Step 3.3

Select appropriate research design (i.e., systematic or scoping review, action research, grounded theory, clinical research), for translating and/or generating knowledge as required.

Primary findings

Secondary findings

Primary findings

Barriers

Data collection methods affect the quantity and quality of feedback. For example, less tech savvy patients interact less with touch screens or tablets. 
Case study findings
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Junior faculty is generally with more time-consuming support tasks, particularly in the US where the probationary period to attain tenure is significantly longer. “Role strain” inhibits individual research. 
Findings of CV analysis
Occurrences within model: NtK 3.3, 4.10
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Experts disagree about the basic origin of opportunities. Some believe opportunities exist “out there” waiting for discovery whereas others believe opportunities are synthesized by formulating an idea and realizing it through action.
Case study findings
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Formal methods for coordination are controlled and scheduled activities such as meetings and routine processes like document sharing. They are signified by controls on behavior and output. 
Case study findings
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Research-based scholarly publications rarely include information that itemizes associated costs and benefits, or facilitates planning and budgeting. Other common absences of information include implementation-related factors such as the availability of practice guidelines, staffing requirements, educational prerequisites, training needs, and performance life-cycles. Researchers often have many of the answers, but journals rarely consider the information to be within their scope of coverage.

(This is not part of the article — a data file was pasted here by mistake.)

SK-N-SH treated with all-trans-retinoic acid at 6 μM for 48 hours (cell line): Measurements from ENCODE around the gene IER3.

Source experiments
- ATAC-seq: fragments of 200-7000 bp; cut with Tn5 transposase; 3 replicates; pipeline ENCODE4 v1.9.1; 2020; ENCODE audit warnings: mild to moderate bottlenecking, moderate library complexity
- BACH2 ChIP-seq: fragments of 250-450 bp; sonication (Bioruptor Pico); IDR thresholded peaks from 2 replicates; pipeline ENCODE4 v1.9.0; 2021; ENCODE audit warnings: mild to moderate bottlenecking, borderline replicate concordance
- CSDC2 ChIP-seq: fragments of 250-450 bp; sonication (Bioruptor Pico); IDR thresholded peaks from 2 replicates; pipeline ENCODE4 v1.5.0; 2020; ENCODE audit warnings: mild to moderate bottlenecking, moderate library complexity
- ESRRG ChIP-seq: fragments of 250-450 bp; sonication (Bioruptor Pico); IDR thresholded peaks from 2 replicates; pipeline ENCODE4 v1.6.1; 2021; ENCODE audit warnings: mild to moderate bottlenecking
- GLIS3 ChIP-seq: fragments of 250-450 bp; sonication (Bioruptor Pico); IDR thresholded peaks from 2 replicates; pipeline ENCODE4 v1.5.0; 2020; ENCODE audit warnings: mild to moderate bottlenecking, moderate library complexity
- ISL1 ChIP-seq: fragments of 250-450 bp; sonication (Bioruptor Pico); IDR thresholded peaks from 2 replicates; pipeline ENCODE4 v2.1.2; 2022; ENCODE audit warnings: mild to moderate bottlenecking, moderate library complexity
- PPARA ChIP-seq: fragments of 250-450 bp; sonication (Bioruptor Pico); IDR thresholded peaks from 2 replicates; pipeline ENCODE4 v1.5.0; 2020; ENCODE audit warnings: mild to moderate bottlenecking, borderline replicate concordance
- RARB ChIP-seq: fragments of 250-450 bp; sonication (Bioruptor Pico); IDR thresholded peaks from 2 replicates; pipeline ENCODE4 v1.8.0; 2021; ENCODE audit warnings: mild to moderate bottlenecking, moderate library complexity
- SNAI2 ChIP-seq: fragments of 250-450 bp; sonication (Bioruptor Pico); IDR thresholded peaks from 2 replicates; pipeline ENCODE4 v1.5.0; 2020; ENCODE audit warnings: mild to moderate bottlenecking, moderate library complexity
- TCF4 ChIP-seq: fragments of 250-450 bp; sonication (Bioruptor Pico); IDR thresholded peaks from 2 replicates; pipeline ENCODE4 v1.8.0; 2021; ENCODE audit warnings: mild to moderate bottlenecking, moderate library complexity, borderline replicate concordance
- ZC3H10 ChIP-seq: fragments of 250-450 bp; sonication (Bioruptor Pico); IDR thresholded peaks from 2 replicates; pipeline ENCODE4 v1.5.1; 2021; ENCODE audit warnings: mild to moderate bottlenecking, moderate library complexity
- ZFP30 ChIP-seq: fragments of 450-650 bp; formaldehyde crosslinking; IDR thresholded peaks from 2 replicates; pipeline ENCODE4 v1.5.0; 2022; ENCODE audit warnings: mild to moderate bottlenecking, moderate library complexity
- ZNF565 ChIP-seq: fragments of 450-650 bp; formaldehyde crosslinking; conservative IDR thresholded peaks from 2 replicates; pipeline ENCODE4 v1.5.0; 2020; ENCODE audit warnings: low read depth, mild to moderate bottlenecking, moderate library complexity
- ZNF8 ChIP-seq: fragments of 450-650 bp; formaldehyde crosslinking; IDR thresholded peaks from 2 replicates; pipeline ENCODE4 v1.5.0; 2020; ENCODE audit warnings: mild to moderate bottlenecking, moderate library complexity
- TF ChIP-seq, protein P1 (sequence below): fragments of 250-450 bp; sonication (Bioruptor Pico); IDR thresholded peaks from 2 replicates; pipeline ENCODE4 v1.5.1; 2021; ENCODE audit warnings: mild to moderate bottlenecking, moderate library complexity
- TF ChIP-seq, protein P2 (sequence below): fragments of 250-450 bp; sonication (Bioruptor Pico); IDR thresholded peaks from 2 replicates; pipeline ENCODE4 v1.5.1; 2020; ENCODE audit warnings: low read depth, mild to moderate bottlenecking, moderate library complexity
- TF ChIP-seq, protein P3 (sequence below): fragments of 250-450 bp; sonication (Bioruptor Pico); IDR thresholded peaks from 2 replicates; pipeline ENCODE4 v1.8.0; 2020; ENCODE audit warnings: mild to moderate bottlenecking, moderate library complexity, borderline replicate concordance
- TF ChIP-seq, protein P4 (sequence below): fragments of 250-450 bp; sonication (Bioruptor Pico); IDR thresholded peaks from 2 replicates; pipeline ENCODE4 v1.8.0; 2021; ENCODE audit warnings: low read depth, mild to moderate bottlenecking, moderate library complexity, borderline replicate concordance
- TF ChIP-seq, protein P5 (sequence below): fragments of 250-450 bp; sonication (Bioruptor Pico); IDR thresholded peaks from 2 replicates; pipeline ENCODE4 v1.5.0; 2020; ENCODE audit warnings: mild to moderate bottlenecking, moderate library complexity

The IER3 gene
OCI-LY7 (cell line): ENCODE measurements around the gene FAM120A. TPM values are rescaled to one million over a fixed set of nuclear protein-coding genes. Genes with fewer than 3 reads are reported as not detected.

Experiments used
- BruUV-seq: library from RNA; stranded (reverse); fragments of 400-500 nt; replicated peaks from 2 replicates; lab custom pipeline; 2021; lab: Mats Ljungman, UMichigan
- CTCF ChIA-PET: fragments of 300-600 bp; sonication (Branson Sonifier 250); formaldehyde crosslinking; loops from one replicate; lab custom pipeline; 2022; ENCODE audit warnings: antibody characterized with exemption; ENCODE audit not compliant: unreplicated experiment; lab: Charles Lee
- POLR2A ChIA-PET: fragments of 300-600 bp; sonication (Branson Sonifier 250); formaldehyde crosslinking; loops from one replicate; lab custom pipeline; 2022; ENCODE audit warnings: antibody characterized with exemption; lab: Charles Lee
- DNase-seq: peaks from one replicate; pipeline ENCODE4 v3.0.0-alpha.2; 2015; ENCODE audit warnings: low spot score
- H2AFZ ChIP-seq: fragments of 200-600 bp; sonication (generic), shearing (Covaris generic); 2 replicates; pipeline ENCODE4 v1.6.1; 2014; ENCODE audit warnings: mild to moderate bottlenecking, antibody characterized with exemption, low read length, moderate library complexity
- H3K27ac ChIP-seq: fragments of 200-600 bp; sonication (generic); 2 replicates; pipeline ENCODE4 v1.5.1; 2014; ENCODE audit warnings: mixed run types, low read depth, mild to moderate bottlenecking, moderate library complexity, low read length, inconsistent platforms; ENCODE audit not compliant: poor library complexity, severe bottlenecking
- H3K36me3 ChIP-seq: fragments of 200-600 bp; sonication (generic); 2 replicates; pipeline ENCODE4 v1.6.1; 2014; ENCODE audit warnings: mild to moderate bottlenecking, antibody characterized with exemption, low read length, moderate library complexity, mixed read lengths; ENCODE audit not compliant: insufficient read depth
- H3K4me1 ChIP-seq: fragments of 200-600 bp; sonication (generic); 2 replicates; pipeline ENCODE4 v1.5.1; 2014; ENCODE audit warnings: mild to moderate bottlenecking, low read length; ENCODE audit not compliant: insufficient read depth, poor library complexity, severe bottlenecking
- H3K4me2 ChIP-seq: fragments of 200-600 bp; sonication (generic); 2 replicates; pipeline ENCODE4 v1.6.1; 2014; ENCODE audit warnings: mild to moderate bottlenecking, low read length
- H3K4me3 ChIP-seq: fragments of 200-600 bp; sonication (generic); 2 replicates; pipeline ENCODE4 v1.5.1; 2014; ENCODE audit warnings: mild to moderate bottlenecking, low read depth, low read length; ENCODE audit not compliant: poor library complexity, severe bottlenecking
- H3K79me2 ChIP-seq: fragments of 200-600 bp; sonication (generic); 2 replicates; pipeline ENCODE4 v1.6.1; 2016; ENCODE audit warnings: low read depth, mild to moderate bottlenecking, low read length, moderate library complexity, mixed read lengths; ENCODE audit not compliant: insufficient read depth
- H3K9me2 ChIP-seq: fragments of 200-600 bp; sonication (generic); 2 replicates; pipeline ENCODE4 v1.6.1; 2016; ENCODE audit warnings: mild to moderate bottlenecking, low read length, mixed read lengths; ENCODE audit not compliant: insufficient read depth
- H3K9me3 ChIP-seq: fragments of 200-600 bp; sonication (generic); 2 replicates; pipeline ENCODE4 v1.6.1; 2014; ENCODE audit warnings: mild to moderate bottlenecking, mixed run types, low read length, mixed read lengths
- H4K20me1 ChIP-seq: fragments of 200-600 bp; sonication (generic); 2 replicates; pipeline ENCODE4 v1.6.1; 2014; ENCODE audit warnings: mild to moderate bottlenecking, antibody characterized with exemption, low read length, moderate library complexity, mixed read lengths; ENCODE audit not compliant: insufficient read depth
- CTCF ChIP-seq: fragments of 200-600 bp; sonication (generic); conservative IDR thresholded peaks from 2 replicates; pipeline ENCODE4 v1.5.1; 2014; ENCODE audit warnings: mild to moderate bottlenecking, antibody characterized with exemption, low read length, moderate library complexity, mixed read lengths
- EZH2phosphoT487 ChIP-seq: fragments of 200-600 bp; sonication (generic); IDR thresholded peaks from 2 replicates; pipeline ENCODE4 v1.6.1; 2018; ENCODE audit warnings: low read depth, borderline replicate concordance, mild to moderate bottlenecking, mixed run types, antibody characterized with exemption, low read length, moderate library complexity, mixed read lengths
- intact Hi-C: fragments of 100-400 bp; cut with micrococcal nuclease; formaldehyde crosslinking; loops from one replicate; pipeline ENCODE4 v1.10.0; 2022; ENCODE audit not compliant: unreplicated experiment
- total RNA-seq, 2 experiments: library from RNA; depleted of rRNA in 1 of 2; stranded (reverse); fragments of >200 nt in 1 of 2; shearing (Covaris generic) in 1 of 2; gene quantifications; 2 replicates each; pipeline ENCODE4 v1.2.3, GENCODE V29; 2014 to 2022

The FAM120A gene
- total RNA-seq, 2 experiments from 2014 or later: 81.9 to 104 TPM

Literature review and professional reflections.
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Research-based scholarly publications rarely include information that itemizes associated costs and benefits, or facilitates planning and budgeting. Other common absences of information include implementation-related factors such as the availability of practice guidelines, staffing requirements, educational prerequisites, training needs, and performance life cycles. Researchers often have many of the answers, but journals rarely consider the information to be within their scope of coverage.
Literature review and professional reflections.
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Carriers

Heterogeneous knowledge among partners produces more new, novel ideas and radical progress than redundant areas of expertise.
Case study analysis
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Management can be vigilant about role strain and make special effort for junior researchers to have sufficient resources to perform research, share knowledge, and benefit professionally from involvement.
Findings of CV analysis
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Bibliometric searches conducted with software which identifies related ideas within the text and groups them into themes are on par with subject headings assigned by human readers.
Literature review findings
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Increasing worker autonomy increases knowledge sharing.  
Survey findings
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Coordinating certain aspects of quests for external knowledge will dramatically improve success. Those are cross-functional interfaces, participation in decision making, and job rotation.
Case study analysis
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Researchers should strive to maintain rigor in their research methods. This should enhance the outcome of the evidence vetting process.
Editorial commentary about knowledge translation.
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To maximize the utility and impact of their work, researchers should try to ensure that their single-study research design and execution is compatible with the general inclusion criteria for multi-study syntheses such as, systematic studies and meta-studies.
Editorial commentary about knowledge translation.
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Methods

Comparing patents after a partnership is a means of retroactively measuring cognitive dissonance or proximity among partners.